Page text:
a figure of speech in which two unlike things are explicitly compared, as in “she is like a rose.”
a figure of speech in which a term or phrase is applied to something to which it is not literally applicable in order to suggest a resemblance, as in “A mighty fortress is our God.”
speech or writing that departs from literal meaning in order to achieve a special effect or meaning, speech or writing employing figures of speech
a metaphor that is extended through a stanza or entire poem, often by multiple comparisons of unlike objects or ideas
the attribution of a personal nature or character to inanimate objects or abstract notions, esp.
as a rhetorical figure.
a physical likeness or representation of a person, animal, or thing, photographed, painted, sculptured, or otherwise made visible.
poetry in which effects are created by the physical arrangement of words in patterns or forms rather than by the use of traditional language structure.
a major form of Japanese verse, written in 17 syllables divided into 3 lines of 5, 7, and 5 syllables, and employing highly evocative allusions and comparisons, often on the subject of nature or one of the seasons.
a type of emotional songlike poetry, distinguished from dramatic and narrative poetry
the associated or secondary meaning of a word or expression in addition to its explicit or primary meaning: A possible connotation of “home” is “a place of warmth, comfort, and affection.”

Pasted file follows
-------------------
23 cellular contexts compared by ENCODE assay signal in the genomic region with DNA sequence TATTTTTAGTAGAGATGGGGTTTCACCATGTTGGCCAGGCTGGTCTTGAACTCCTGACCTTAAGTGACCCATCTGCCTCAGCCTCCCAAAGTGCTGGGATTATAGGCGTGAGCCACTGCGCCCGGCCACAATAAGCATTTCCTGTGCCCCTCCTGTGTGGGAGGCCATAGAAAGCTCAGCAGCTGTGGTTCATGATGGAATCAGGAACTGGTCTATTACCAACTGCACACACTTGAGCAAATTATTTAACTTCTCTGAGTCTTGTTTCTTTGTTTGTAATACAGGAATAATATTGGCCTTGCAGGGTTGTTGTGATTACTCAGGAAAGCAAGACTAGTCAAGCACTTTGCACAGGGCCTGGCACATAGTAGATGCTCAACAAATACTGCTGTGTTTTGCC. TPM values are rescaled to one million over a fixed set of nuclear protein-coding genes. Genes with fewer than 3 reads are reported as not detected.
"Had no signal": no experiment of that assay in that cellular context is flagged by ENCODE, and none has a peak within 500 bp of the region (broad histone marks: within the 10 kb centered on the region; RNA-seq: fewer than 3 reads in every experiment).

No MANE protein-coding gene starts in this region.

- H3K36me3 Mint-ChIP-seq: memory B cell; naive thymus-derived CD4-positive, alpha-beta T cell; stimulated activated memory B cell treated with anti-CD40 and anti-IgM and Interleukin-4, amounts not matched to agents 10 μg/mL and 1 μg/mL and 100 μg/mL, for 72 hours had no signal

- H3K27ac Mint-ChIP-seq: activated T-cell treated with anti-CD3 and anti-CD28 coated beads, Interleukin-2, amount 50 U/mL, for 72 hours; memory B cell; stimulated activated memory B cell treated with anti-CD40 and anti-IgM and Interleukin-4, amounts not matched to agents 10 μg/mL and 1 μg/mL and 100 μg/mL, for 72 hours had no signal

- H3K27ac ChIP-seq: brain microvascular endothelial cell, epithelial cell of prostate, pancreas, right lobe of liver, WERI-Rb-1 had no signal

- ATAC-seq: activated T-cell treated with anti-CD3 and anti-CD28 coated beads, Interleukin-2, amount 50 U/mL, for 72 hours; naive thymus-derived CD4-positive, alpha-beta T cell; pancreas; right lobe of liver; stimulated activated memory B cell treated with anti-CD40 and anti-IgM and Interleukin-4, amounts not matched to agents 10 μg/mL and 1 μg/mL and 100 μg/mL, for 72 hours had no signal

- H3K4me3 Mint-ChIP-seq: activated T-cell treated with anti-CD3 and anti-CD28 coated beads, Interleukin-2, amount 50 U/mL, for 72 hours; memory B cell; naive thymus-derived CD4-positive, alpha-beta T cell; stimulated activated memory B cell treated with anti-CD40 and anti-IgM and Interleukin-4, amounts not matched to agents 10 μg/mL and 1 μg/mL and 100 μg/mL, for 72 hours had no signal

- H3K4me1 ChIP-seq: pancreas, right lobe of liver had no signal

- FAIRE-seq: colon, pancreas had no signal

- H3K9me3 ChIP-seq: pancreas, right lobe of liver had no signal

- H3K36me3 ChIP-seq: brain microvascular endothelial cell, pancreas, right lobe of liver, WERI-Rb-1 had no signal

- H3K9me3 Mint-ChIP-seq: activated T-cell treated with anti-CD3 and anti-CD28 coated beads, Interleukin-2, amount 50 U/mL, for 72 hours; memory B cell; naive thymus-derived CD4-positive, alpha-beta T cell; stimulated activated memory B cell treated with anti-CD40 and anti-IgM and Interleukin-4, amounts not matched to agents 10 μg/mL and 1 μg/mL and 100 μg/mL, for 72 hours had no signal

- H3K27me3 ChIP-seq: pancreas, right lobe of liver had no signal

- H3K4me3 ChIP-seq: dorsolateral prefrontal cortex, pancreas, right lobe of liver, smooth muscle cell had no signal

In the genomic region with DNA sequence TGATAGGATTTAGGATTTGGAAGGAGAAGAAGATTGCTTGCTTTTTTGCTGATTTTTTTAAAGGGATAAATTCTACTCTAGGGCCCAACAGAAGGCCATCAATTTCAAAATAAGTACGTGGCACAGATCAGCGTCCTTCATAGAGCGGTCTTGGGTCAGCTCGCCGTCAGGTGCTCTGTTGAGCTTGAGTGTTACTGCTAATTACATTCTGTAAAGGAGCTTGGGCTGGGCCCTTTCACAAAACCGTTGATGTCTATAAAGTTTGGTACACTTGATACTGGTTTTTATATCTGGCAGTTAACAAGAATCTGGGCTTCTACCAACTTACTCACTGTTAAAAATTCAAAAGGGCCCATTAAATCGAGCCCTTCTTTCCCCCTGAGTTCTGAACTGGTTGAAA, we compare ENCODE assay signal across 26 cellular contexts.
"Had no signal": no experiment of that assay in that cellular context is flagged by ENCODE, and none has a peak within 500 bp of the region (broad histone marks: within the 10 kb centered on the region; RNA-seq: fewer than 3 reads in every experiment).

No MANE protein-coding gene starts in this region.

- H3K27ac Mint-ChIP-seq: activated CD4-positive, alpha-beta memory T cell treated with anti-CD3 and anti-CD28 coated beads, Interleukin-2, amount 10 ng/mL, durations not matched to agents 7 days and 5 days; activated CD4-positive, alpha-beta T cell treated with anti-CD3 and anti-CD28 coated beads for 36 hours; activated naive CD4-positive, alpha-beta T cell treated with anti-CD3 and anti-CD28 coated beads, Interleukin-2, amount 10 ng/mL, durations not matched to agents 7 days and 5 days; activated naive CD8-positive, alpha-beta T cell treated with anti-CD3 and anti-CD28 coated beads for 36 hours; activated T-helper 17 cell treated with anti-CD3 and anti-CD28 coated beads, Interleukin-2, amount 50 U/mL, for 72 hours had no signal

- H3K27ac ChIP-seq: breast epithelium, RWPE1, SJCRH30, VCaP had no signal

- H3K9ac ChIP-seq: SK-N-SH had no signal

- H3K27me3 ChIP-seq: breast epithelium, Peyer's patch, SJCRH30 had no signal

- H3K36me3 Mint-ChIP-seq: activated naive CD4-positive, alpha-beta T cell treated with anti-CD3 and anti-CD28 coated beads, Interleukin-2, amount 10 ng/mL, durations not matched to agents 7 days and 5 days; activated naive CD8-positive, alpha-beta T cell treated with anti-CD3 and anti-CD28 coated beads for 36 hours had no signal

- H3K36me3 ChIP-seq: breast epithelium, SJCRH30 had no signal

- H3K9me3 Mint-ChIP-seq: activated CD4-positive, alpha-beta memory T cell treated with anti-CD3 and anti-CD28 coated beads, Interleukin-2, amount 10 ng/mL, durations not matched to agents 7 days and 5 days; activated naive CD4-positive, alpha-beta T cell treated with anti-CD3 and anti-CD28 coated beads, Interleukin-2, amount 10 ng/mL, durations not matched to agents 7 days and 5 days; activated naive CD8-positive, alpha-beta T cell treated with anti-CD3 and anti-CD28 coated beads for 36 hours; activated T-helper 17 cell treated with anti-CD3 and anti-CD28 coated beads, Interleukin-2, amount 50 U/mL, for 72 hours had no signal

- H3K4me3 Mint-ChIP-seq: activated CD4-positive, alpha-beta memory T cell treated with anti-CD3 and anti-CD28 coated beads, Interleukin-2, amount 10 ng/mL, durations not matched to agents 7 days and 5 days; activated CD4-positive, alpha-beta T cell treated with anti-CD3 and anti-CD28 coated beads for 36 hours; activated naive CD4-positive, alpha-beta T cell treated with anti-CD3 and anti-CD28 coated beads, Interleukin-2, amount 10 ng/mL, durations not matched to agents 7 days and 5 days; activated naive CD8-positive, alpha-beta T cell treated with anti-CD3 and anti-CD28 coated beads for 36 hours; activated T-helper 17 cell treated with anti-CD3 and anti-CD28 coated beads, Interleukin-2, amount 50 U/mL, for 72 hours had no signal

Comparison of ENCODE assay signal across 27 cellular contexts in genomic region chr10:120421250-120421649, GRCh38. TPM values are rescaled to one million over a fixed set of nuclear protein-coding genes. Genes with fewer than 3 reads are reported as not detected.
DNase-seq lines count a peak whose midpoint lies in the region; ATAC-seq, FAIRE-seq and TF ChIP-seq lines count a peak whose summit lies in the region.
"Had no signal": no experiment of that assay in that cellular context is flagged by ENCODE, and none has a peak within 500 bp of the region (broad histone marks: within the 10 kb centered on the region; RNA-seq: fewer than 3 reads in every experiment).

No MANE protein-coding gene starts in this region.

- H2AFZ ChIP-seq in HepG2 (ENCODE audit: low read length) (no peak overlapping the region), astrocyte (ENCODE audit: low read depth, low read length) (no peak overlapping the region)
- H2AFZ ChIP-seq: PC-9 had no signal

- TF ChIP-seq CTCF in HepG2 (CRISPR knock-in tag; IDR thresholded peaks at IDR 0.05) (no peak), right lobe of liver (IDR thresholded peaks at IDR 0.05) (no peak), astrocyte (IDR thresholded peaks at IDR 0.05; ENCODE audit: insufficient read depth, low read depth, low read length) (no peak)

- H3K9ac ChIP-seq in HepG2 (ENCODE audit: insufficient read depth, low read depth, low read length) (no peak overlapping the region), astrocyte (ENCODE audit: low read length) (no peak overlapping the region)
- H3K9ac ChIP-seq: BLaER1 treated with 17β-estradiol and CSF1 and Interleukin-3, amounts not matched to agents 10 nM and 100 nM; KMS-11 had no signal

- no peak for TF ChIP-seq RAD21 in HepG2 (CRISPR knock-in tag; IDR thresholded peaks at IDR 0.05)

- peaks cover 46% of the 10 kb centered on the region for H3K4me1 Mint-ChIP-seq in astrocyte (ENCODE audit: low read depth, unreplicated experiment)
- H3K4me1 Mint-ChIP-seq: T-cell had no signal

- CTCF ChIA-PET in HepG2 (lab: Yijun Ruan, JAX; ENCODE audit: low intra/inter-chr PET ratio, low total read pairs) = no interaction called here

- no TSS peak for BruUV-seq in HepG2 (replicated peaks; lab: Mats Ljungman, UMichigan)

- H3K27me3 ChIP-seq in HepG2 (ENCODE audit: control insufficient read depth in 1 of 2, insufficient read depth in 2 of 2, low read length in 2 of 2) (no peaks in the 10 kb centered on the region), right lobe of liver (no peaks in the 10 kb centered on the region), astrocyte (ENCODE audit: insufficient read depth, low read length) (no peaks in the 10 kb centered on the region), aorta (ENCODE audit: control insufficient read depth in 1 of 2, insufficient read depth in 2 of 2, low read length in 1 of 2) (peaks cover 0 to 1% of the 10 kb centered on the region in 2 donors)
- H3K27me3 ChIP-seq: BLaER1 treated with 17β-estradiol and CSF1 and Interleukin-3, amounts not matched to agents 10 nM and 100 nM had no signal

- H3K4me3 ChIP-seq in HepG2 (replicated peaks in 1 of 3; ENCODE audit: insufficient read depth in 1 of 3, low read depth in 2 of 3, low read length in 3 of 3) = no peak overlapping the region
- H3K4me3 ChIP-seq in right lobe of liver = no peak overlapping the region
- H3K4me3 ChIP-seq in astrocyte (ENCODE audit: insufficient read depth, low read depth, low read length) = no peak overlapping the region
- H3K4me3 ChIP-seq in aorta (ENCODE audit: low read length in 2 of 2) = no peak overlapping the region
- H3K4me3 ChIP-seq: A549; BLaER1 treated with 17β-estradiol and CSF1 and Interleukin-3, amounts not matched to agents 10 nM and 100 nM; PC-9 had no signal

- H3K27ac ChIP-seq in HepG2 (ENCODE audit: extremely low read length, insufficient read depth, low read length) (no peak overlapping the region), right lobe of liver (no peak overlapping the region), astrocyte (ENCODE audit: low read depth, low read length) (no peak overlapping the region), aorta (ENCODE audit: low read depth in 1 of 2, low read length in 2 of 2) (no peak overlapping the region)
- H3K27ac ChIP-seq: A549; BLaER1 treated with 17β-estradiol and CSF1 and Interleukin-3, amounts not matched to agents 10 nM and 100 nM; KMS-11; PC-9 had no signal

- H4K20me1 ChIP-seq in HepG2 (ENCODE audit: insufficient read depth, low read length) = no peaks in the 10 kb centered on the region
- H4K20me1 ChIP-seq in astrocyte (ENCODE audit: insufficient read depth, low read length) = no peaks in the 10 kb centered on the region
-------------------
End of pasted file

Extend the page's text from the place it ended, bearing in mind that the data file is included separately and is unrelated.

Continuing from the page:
the explicit or direct meaning or set of meanings of a word or expression, as distinguished from the ideas or meanings associated with it or suggested by it; the association or set of associations that a word usually elicits for most speakers of a language, as distinguished from those elicited for any individual speaker because of personal experience.
to write or say something in a literary work that means its actual definition.??
a restatement of a text or passage giving the meaning in another form, as for clearness; rewording.
uses the 5 senses; sight, sound, taste, touch and smell.???
the commencement of two or more stressed syllables of a word group either with the same consonant sound or sound group (consonantal alliteration), as in from stem to stern, or with a vowel sound that may differ from syllable to syllable (vocalic alliteration), as in each to all.
the formation of a word, as cuckoo or boom, by imitation of a sound made by or associated with its referent.
a variety of a language that is distinguished from other varieties of the same language by features of phonology, grammar, and vocabulary, and by its use by a group of speakers who are set off from others geographically or socially.
a person who speaks
any sound considered with reference to its quality, pitch, strength, source, etc.: shrill tones
a representation of an abstract or spiritual meaning through concrete or material forms; figurative treatment of one subject under the guise of another.
a kind of humorous verse of five lines, in which the first, second, and fifth lines rhyme with each other, and the third and fourth lines, which are shorter, form a rhymed couplet.
the act or process of inferring.
verse that does not follow a fixed metrical pattern.